Release Date: May 19, 1998
BUFFALO, N.Y. -- Just as conventional libraries are only as good as the books on their shelves, chemical libraries synthesized by pharmaceutical scientists are only as useful as the new compounds they generate.
A new drug-discovery method being developed by University at Buffalo researchers may be able to turn those chemical libraries, arrays of compounds synthesized in the lab, into molecular "habitats" where only the most desirable drug candidates survive.
Based on the application of Darwinian principles of evolution to a chemical system, the method is designed to endow compounds in chemical libraries with the extraordinary ability to evolve into the best potential drug candidate for a particular molecular target.
Called dynamic combinatorial chemistry, the new method could mean major cost savings for pharmaceutical companies because it has the potential to identify numerous promising drug leads in just days, as compared to months or years using current techniques.
It was described today (Tuesday, May 19) in a presentation by Alexey V. Eliseev, Pharm.D., UB assistant professor of medicinal chemistry, at the 39th annual UB Medicinal Chemistry Symposium.
The research is published in the current issue of Chemistry: A European Journal (Vol. 4, No. 5, pp. 825-834).
The article is available at http://www.wiley-vch.de/vch/journals/2111/index.html
The system differs from traditional combinatorial chemistry, where chemical libraries synthesize as many different compounds as possible, which then are screened individually for potency against specific disease molecules.
"In combinatorial chemistry, the goal is to produce many possible combinations and then screen the compounds individually," said Eliseev.
"In our method we combine the steps."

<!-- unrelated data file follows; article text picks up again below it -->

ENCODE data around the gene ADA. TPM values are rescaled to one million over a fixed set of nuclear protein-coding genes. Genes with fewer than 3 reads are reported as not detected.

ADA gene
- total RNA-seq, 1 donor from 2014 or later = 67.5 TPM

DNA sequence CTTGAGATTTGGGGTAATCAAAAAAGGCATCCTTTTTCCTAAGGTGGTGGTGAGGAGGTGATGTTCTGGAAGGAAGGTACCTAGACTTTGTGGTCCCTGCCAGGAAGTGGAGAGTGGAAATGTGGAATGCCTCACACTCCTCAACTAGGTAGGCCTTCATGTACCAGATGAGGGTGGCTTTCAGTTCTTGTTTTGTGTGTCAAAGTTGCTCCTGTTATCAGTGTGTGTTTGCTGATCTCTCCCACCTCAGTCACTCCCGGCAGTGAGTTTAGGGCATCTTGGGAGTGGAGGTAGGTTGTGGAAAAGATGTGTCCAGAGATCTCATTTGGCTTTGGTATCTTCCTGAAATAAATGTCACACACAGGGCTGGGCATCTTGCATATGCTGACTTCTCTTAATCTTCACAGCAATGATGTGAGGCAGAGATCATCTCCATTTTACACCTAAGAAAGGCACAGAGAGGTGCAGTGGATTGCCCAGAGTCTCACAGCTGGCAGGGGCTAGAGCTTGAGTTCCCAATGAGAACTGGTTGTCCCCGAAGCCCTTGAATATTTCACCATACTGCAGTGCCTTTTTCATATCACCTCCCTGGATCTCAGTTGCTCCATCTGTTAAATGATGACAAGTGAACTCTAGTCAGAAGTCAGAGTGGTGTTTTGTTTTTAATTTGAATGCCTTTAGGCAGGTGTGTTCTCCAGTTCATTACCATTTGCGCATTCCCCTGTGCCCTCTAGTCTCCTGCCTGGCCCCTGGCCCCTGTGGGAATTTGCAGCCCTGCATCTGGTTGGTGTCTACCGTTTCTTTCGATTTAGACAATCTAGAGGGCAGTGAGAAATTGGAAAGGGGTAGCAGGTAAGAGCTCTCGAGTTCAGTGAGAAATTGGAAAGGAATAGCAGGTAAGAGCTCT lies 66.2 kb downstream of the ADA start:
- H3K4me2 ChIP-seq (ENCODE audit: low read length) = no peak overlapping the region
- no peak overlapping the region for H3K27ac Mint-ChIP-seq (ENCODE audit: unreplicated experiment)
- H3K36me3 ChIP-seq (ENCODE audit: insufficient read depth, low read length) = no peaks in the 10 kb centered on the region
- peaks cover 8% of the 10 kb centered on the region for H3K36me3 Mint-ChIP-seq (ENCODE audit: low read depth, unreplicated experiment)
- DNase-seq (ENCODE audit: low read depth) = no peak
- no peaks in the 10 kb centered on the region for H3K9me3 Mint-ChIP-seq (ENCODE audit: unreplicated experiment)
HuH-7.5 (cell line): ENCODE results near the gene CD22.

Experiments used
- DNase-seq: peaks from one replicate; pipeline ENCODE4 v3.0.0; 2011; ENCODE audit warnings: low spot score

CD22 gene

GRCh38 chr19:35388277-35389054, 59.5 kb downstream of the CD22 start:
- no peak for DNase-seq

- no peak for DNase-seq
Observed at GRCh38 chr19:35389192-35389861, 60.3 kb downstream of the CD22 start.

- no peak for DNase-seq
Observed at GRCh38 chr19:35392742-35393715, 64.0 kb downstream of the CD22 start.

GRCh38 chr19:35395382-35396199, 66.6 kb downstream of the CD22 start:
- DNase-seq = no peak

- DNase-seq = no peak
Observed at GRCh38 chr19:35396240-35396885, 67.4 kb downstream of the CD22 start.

Doing both in one step would be extremely cost-effective, Eliseev explained.
"Our libraries can potentially be generated up to two orders of magnitude faster than is possible with traditional combinatorial chemistry," he said.
The new method synthesizes many different compounds at once in complex mixtures. Then, because of the presence of a molecular target, its components naturally will evolve into the best candidate molecules.
"This method employs basic principles of Darwinian evolution," said Eliseev. "It's survival of the fittest. Our method increases the amount of the desirable compounds and decreases the amount of the undesirable ones."
Unlike other combinatorial methods, the UB method works by using molecular recognition -- the ability of molecules to bind to a target -- to simultaneously form and screen mixtures of many chemicals for the best ones.
During a stage the scientists call equilibration, or variation, the components of these mixtures are manipulated by the presence of the molecular target to "evolve" higher fractions of the best compounds.
"Our mixture circulates through two chromatographic columns," explained Eliseev. "In one of them, which we call the selection chamber, the effective components bind to the immobilized target compound. In the other one, the remaining mixture is brought to an equilibrium, where the mixture regenerates the fraction of the effective binders it just lost."
In the same way that natural evolution plays out over the course of many generations, chemical evolution occurs over the course of many repeated cycles during which the chemical library continually reforms itself, evolving a much larger subset of effective components.
These components then are isolated from the mixture and analyzed to identify potential drug leads.
The method has been proven in a model system.
The UB scientists are using it to develop drug candidates against the enzyme pepsin, which is found in the stomach and involved in the formation of ulcers.